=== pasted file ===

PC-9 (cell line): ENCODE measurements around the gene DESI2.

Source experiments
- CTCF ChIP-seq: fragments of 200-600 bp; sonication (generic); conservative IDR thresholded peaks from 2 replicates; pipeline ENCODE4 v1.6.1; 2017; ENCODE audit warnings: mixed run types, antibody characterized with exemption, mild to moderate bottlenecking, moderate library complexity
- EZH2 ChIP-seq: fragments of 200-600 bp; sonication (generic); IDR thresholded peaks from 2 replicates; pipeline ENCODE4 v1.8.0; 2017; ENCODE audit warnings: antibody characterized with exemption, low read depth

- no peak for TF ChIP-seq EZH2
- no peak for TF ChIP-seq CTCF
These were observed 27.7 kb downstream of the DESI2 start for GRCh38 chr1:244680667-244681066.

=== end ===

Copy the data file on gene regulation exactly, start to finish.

PC-9 (cell line): ENCODE measurements around the gene DESI2.

Source experiments
- CTCF ChIP-seq: fragments of 200-600 bp; sonication (generic); conservative IDR thresholded peaks from 2 replicates; pipeline ENCODE4 v1.6.1; 2017; ENCODE audit warnings: mixed run types, antibody characterized with exemption, mild to moderate bottlenecking, moderate library complexity
- EZH2 ChIP-seq: fragments of 200-600 bp; sonication (generic); IDR thresholded peaks from 2 replicates; pipeline ENCODE4 v1.8.0; 2017; ENCODE audit warnings: antibody characterized with exemption, low read depth

- no peak for TF ChIP-seq EZH2
- no peak for TF ChIP-seq CTCF
These were observed 27.7 kb downstream of the DESI2 start for GRCh38 chr1:244680667-244681066.